Insulin resistance measures and future T2D outcome are negatively associated with MRS

Next, to better understand the physiological correlates of the information contained within the MRS, we tested whether baseline clinical measures of dysglycemia and insulin resistance are associated with ΔBMI and MRS. In both FHS and MCDS, ΔBMI and MRS are generally negatively correlated with variables that assessed insulin resistance (i.e. fasting/2-hour glucose and insulin, and HOMA-IR) and positively correlated with those that marked insulin sensitivity (i.e. Matsuda ISI and QUICKI) (S4 Table). Analysis of individual metabolites within the MRS indicated that TAG 56:2 and tyrosine are the strongest drivers of the associations between MRS and glycemic response in both cohorts, with the remaining metabolites showing less consistent associations (S6 Table). The percentage of ΔBMI variance explained by the MRS (1.84% in MCDS) is on the same order of magnitude as the percentage explained by the various glycemic traits (1.38 to 5.21%; S4 Table) and BMI GRS. In conditional analyses, the relationship between ΔBMI and MRS remained nominally significant after adjusting for each of the glycemic variables (Fig 2A and S3 Table), implying that the MRS is not solely a proxy for insulin sensitivity.

In both FHS and MCDS, the baseline anthropometric and glycemic measures are, as expected, significantly associated with future incident T2D (p = 1.93 × 10−29 to 1.10 × 10−3; S7 Table). Therefore, we tested whether the MRS can be used to predict future T2D using logistic regression and assessed whether its predictive power is independent from these baseline variables. Unexpectedly, the MRS is negatively associated (p = 2.57 × 10−6) with T2D in MCDS, where one SD increase in MRS translates into 36.6% reduction in risk of developing T2D over a ~10-year period; in FHS, the MRS also has a negative but nonsignificant association with T2D (Fig 2B and S8 Table). However, when we included specific glycemic variables (i.e. fasting insulin, HOMA-IR, Matsuda ISI, and QUICKI) as covariates during conditional analyses, the association between T2D status and MRS in MCDS became nonsignificant (p > 0.05; Fig 2B and S8 Table). Thus, measured baseline glycemic variables could account for the observed association between MRS and lower incident T2D, but not continued rise in BMI as shown in Fig 2A.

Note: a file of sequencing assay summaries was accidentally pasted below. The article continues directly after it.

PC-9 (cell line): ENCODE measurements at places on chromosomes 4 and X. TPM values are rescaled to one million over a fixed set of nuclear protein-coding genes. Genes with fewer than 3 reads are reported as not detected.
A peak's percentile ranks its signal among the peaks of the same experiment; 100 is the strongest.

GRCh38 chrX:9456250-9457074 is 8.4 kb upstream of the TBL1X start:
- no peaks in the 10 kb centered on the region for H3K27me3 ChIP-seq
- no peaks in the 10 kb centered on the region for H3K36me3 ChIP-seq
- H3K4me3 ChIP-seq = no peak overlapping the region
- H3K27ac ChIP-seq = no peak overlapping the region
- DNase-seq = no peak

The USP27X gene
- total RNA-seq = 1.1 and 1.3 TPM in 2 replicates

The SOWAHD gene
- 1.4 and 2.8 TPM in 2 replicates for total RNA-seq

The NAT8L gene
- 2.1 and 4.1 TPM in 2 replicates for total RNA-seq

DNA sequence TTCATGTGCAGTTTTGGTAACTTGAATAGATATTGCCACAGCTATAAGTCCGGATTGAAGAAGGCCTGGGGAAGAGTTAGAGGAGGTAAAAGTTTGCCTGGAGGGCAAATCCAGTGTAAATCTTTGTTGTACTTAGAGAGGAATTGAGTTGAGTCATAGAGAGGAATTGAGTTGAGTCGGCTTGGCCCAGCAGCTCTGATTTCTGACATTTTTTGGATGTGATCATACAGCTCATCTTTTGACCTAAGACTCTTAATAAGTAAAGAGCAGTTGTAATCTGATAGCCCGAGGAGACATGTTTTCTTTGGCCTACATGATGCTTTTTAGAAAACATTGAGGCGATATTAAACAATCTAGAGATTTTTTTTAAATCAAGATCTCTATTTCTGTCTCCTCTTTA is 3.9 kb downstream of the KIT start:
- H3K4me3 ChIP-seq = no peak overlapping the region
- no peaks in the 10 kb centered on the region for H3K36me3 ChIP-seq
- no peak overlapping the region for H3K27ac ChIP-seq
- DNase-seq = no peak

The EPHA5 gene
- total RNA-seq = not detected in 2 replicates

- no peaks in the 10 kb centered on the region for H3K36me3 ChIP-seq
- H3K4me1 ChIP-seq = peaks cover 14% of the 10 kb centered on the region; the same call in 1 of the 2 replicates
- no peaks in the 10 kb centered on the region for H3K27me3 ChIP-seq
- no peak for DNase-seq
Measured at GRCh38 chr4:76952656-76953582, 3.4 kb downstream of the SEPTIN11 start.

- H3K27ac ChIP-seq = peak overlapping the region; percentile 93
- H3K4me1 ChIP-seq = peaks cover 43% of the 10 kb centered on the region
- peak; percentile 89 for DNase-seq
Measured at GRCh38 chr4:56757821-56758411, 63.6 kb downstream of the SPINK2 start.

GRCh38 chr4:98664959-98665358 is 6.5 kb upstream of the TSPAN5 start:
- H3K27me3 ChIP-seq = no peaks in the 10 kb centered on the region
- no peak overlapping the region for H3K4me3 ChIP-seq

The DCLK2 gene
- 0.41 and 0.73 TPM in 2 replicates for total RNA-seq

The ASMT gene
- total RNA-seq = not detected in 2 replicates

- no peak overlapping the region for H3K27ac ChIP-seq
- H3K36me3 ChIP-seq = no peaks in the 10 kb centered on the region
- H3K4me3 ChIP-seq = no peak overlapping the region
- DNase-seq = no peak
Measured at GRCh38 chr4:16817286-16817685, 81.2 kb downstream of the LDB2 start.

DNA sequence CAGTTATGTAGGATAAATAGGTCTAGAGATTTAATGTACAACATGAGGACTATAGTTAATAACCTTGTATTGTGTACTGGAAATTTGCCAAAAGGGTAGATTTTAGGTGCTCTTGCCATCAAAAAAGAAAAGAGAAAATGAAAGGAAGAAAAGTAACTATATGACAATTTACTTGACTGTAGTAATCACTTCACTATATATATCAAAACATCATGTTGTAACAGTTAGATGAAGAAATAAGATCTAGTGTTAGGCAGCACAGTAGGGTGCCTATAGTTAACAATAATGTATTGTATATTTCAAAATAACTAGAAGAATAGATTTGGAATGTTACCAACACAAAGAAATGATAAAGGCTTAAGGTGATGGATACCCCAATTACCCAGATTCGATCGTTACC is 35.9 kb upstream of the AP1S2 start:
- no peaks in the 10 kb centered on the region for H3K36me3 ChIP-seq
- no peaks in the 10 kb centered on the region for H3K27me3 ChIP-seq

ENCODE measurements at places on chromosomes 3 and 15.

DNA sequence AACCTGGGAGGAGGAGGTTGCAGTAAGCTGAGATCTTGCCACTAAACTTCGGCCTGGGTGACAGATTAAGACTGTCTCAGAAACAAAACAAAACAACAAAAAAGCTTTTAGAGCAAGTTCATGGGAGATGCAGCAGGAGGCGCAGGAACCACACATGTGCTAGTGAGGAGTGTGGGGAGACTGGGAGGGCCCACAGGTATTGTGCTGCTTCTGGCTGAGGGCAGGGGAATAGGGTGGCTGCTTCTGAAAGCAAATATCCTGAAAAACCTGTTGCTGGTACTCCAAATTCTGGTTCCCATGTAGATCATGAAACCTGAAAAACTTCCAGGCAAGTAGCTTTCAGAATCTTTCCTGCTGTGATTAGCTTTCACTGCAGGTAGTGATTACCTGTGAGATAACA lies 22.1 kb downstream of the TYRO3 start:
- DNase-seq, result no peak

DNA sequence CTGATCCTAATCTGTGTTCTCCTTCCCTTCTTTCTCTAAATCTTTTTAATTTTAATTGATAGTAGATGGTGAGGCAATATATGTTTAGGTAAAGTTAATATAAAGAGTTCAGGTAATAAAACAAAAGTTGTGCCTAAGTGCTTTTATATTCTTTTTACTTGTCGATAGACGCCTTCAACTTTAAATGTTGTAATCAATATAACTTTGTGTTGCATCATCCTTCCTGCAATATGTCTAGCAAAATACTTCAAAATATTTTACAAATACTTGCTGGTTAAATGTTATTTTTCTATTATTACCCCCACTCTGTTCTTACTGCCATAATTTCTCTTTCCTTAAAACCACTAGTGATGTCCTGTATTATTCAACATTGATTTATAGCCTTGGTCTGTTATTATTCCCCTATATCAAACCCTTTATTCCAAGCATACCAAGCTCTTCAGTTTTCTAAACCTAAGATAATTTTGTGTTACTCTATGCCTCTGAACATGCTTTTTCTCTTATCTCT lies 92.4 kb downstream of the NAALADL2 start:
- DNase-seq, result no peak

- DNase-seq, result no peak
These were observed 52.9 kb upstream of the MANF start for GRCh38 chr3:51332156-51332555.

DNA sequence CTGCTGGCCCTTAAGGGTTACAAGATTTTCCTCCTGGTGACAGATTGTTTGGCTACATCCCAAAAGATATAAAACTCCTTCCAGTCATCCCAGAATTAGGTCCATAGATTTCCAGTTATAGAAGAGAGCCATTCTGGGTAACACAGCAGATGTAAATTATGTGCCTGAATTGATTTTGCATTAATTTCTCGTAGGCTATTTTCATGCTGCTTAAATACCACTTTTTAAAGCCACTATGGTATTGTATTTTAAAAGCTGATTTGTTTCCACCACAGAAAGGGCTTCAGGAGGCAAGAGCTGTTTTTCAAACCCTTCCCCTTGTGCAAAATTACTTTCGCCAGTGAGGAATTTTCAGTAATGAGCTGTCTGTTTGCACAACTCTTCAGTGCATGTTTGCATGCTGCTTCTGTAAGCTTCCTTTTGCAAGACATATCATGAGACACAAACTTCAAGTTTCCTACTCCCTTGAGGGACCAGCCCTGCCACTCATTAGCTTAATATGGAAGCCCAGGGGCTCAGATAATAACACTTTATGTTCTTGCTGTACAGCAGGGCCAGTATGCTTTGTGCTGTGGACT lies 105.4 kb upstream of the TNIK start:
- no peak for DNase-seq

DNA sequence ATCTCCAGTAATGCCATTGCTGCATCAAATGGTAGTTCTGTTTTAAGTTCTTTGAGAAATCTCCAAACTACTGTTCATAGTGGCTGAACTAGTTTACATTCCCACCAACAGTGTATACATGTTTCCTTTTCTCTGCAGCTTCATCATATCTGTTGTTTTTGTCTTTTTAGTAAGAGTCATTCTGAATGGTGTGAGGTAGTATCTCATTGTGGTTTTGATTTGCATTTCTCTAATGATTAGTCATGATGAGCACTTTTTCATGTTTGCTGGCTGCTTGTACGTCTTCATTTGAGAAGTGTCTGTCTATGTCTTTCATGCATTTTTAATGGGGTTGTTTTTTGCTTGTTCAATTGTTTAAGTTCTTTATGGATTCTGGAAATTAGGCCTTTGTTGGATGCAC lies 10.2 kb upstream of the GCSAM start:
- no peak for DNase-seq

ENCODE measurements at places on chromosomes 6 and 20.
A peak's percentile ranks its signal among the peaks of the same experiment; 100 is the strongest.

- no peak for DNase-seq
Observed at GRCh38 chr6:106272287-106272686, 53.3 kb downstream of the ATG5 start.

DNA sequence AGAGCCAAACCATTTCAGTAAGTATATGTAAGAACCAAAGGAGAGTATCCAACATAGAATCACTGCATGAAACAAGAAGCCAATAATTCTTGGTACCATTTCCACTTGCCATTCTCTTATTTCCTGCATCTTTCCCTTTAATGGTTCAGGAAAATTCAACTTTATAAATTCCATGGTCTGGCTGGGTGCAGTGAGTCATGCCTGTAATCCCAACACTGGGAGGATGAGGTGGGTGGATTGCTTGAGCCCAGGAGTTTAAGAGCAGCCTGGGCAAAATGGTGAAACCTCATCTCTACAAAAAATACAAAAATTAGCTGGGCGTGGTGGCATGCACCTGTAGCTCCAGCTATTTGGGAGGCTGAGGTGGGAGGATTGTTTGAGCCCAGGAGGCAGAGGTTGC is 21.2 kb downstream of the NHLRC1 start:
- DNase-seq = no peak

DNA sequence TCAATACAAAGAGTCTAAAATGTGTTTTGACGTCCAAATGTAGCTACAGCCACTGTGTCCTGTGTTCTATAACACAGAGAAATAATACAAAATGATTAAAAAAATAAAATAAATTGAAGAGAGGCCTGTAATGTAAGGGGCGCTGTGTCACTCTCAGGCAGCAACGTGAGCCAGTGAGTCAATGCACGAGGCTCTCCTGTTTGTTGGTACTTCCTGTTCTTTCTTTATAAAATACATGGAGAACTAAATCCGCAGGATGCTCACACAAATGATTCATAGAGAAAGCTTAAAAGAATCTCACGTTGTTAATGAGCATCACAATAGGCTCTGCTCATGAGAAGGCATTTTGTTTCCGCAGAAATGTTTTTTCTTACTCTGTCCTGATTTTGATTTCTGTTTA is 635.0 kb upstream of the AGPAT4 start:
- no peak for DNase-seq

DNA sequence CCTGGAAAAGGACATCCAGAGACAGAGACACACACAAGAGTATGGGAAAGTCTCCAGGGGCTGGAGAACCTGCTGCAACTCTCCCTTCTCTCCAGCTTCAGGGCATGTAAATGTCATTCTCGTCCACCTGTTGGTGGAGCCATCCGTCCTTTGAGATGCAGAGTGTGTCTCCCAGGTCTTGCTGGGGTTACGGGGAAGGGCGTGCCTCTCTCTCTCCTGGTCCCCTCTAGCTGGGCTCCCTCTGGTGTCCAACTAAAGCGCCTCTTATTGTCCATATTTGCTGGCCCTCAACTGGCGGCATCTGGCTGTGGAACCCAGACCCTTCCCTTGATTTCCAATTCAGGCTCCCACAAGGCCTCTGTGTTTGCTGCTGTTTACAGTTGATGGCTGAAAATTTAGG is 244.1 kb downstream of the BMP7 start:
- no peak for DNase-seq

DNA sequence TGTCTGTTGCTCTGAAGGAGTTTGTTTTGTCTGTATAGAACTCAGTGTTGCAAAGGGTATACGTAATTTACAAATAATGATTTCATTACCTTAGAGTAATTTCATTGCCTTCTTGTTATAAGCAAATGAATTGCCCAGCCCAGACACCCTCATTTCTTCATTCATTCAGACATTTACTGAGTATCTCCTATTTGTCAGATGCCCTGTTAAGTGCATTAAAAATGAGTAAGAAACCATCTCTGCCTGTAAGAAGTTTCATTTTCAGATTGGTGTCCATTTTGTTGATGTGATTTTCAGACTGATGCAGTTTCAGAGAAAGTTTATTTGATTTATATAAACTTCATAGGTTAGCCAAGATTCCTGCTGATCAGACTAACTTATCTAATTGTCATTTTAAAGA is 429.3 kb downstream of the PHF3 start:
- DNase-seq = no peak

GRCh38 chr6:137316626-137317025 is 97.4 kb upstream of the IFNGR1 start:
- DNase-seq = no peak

Genetic loci associated with MRS

Finally, we utilized genetic data to begin to dissect the underlying biology reflected by the MRS. We performed separate GWAS for the MRS in FHS and MCDS and meta-analyzed the association results. We identified 2 genome-wide significant loci (p < 5 × 10−8; Table 3). The most significant locus (rs174565; p = 5.97 × 10−10) lies in the FADS1/FADS2 gene cluster, both of which encode fatty acid desaturases that introduce double bonds into fatty acids [46]. This locus has been associated with a wide range of traits (S9 Table), including lipid-related metabolites [47,48], fasting glucose [49], liver enzyme levels [50], and heart function traits [5153]. The second locus (rs192386132; p = 2.80 × 10−8) is near TACC2, which encodes a transforming acidic coiled-coil containing protein that has been linked to cancer [54]; no previous GWAS associations have been reported near (± 50kb) this locus. We also identified five additional loci at suggestive significance (p < 1 × 10−6; Table 3), 2 of which overlap with BMI loci reported in the GWAS catalog (rs12325540 and rs146167165; S9 Table).

Table 3. Genetic loci reaching suggestive significance (p < 1 × 10−6) in MRS GWAS meta-analysis.

Since the MRS is a composite phenotype generated using 8 individual metabolites, we also performed GWAS separately for each of the metabolites and identified a total of 37 loci reaching at least suggestive significance (S10 Table). Only 3 of these loci are genome-wide significant (2 for TAG 56:6 and 1 for TAG 56:2), one of which overlaps with the FAD1/FADS2 locus for MRS. Interestingly, the TACC2 locus, which is genome-wide significant for MRS, does not show up as significant for any of the MRS metabolites. Together, these findings suggest that while the MRS can reflect biology driven by individual metabolites in the MRS (e.g. TAG 56:6), it might also be capturing more complex biological patterns that are not specific to a single metabolite.


In this study, we defined a metabolite risk score (MRS) incorporating eight individual metabolites, which predicts change in BMI over a span of 7–10 years. This MRS was constructed and validated using two independent cohorts with demographic differences (e.g. geography, ancestry, lifestyle, and dietary patterns), indicating the generalizability of the score. Based on our results, we estimated that adults of average height (~1.6 m for women to ~1.8 m for men) with high MRS (+1 SD above mean) would gain about 0.15 to 0.19 kg more than those with low MRS (-1 SD below mean) per year. Given that the average person gains 0.4–1.0 kg/year in adulthood, identifying individuals with high-risk MRS could be useful on both the individual and population levels, especially if additional metabolites are identified to improve predictive power. Importantly, none of the routinely measured anthropometric, lifestyle, and glycemic risk factors we tested fully account for the association between ΔBMI and MRS. The proportion of ΔBMI variance explained by the MRS is comparable to that for the best predictive risk factors (i.e. glycemic measures). Therefore, the MRS can be used as an independent predictor for studying weight gain.